Want to learn more? Watch Pastor Osteen on Oprah’s Lifeclass.
Required: a willingness to suspend disbelief and go along for the gripping ride. In this near futuristic thriller, newly minted FBI Agent Chris Shane gets thrust into a complicated case on his first day.
NPR summarizes the premise best: in this world, Haden’s Syndrome is “a global, meningitis-like pandemic that, in addition to killing lots of people, also left a certain percentage of them completely paralyzed. This paralysis is called ‘lock in.’” Shane is a Haden and uses a personal transport device to navigate the world (hence the futuristic technology part).
Science fiction isn’t my go-to genre, and it may not be yours, but if you enjoy fast-paced adventures with a mystery to solve, give this one a shot. In John Scalzi’s Lock In, the world is grounded in enough reality that theoretically it could happen. And Will Wheaton does a fantastic job narrating the novel. Highly recommended.
Mindy Kaling is back with the follow-up to her first memoir, Is Everyone Hanging Out Without Me? and the second book may be even better than the first. The creator and star of The Mindy Project provides a hilarious look at her life in television, being a woman of color in Hollywood, her attempts at finding love, relationship with BJ Novak, and what it takes to be beautiful. Kaling’s humor is always on point, especially as she reads the audiobook herself, but it does not overshadow the weight of her words or the clever observations made. Why Not Me? is a fun read that will make you laugh out loud and hope for nothing more than for Kaling to become your best friend.
Juliet Stevenson‘s delightful rendition of this classic was the perfect way to experience Jane Austen. Her command of the many characters and their quirks brought out the humor and heart in Austen’s words.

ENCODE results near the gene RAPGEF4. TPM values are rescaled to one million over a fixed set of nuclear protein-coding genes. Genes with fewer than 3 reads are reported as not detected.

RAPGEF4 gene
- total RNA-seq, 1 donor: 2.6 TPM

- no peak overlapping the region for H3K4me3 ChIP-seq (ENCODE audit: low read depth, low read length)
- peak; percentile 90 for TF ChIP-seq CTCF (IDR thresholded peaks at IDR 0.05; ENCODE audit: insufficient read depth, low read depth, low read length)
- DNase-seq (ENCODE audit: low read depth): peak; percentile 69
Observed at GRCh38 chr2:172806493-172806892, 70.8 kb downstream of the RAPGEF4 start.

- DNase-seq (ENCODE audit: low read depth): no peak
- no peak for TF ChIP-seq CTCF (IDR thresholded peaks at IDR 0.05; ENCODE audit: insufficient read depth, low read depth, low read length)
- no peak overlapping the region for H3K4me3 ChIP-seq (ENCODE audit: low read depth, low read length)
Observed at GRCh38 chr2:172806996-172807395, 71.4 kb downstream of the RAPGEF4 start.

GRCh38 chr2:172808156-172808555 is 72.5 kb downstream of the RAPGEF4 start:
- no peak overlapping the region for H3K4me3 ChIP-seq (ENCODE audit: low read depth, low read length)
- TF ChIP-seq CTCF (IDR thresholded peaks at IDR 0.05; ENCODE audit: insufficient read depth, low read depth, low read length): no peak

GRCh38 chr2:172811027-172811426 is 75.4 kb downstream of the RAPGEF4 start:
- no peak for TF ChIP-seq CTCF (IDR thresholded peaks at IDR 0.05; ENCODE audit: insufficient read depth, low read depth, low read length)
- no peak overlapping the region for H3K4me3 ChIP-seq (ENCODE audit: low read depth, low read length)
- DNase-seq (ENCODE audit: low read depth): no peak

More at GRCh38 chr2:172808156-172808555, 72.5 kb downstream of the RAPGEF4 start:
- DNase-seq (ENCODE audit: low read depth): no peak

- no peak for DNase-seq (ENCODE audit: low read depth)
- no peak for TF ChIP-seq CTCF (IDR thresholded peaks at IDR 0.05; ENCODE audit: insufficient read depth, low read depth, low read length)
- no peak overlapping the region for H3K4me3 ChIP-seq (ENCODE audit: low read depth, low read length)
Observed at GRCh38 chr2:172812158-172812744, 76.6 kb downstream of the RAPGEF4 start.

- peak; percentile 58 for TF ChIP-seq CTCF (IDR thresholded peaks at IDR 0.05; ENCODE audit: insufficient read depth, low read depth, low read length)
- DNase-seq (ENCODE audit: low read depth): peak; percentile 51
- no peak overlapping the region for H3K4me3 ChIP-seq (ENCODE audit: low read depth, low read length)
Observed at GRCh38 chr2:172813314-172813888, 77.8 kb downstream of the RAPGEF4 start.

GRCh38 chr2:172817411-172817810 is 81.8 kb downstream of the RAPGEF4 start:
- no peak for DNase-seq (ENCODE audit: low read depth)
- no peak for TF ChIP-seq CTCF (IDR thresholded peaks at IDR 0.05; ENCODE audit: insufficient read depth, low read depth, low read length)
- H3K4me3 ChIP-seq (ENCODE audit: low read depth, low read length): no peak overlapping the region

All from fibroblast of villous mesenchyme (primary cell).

Check out the audio version of Emma in Hoopla, or read a print copy. And if you already know (and love) Emma, check out Georgette Heyer’s The Grand Sophy. I think you’ll see a few endearing similarities between Emma and Sophy.
Rob Reiner’s The Princess Bride is a beloved classic of many, and it’s no surprise why. The movie has something for everyone, being packed with pirates, sword fights, castles, giants, princesses, true love, and about a hundred famous lines to quote.
But the road to becoming a classic isn’t easy and at times, it seemed like the movie may not get made at all. It’s that struggle that Cary Elwes, the actor in the lead role of Westley, covers in his memoir. He writes of the fight to get the script’s rights and get a director and actors to sign on, then covers the months of filming and swashbuckling practice, and even covers the years in which the film grew in popularity since its debut over 25 years ago. The book includes pieces of interviews with other members of the cast and crew, including Robin Wright (Buttercup), Mandy Patinkin (Inigo), Wallace Shawn (Vizzini), Billy Crystal (Miracle Max), and Rob Reiner (director), many of whom add their voices to Elwes’s in the audiobook adaptation.
As You Wish is a fantastic read full of fun anecdotes and movie magic which is sure to please any Princess Bride fan.
It took me a while to get into the story of the recently widowed Nora Webster in Colm Toibin’s latest novel, but I ended up enjoying this patient exploration of a woman’s life. After her beloved husband passes away, Nora struggles to take care of her four children while living on a meager widower’s pension.
Narrator Fiona Shaw’s authentic Irish accent enriches the story that takes place in small town of Wexford, Ireland, where Nora raises her two young boys. Nora’s sisters, aunts, and friends all offer assistance and advice as she navigates the unfamiliar terrain of her new life. In Nora Webster, the transition of Nora from grieving widow to resilient independent woman is a wonderful journey for the reader.